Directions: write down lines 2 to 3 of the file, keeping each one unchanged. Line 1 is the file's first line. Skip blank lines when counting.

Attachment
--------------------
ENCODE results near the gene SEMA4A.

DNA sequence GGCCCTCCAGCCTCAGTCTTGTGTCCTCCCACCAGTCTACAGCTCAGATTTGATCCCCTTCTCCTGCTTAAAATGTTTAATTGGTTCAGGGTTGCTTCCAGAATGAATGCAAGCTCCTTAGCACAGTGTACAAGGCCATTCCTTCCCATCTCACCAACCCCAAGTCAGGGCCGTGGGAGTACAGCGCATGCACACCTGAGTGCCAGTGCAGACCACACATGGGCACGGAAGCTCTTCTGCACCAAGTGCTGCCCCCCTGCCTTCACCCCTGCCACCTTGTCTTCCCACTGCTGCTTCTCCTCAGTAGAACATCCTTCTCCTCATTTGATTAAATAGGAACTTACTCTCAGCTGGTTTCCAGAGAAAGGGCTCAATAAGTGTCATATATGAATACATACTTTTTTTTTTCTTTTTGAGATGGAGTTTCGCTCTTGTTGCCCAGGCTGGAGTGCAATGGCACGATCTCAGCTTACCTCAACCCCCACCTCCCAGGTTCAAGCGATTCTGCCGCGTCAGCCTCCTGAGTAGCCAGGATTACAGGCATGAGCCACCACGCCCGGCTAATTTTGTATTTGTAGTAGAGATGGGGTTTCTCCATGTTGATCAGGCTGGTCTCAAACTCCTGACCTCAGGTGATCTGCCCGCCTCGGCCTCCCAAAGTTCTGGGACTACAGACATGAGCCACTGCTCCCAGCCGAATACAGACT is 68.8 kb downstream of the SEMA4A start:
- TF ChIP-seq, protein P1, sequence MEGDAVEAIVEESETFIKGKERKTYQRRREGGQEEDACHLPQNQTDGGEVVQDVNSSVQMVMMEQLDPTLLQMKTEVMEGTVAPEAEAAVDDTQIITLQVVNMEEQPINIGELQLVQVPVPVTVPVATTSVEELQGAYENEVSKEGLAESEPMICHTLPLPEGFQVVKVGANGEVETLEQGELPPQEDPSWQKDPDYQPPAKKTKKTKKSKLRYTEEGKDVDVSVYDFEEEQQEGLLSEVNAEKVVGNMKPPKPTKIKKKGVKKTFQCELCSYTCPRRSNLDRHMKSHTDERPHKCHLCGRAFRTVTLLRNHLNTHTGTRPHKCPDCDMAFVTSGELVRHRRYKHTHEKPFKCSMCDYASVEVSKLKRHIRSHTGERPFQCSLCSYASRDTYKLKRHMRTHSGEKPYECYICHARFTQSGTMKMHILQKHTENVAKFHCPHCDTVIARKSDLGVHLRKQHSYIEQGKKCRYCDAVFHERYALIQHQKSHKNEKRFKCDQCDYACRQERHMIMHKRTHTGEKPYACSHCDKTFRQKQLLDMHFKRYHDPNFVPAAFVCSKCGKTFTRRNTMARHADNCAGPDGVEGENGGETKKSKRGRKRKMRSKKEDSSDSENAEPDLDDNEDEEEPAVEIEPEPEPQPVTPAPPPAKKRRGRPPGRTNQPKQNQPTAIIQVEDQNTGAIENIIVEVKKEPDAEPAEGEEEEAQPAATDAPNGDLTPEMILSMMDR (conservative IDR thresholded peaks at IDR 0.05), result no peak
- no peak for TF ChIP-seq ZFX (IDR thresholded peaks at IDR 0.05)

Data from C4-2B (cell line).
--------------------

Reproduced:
DNA sequence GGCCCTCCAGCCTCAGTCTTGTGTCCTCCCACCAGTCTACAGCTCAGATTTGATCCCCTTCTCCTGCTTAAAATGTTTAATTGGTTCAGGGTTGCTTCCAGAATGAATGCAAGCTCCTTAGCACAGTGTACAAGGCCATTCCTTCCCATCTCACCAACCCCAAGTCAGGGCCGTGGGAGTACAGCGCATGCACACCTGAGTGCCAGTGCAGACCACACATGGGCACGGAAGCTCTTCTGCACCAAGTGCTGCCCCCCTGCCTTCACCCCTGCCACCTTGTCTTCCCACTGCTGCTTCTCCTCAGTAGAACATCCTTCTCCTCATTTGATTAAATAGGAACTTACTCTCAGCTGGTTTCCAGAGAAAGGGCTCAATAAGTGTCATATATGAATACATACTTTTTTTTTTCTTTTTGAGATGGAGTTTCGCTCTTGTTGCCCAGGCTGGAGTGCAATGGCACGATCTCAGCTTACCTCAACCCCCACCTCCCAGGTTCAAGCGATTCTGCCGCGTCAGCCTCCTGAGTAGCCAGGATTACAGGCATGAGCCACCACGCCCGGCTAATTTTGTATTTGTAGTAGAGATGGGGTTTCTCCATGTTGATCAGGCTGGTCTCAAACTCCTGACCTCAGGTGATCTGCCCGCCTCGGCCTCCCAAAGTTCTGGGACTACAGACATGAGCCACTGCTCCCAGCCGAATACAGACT is 68.8 kb downstream of the SEMA4A start:
- TF ChIP-seq, protein P1, sequence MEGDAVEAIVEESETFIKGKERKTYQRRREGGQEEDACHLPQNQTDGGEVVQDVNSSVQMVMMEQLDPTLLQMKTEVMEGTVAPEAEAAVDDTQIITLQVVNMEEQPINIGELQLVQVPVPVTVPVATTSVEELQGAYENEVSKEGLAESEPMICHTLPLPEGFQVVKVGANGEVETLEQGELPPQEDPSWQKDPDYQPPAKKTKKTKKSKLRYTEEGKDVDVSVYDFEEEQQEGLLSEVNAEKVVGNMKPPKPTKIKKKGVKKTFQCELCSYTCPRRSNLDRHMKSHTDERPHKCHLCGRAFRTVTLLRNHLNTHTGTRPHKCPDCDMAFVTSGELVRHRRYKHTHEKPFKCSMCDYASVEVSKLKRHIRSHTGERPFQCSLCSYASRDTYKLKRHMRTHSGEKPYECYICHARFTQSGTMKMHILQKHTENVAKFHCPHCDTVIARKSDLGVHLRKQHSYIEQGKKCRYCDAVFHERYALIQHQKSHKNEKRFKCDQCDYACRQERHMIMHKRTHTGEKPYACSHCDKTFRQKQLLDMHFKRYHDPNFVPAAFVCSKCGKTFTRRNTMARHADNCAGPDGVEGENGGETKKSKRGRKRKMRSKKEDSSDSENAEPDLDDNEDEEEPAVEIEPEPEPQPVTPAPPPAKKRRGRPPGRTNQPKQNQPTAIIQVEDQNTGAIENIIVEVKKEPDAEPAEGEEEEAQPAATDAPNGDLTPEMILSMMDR (conservative IDR thresholded peaks at IDR 0.05), result no peak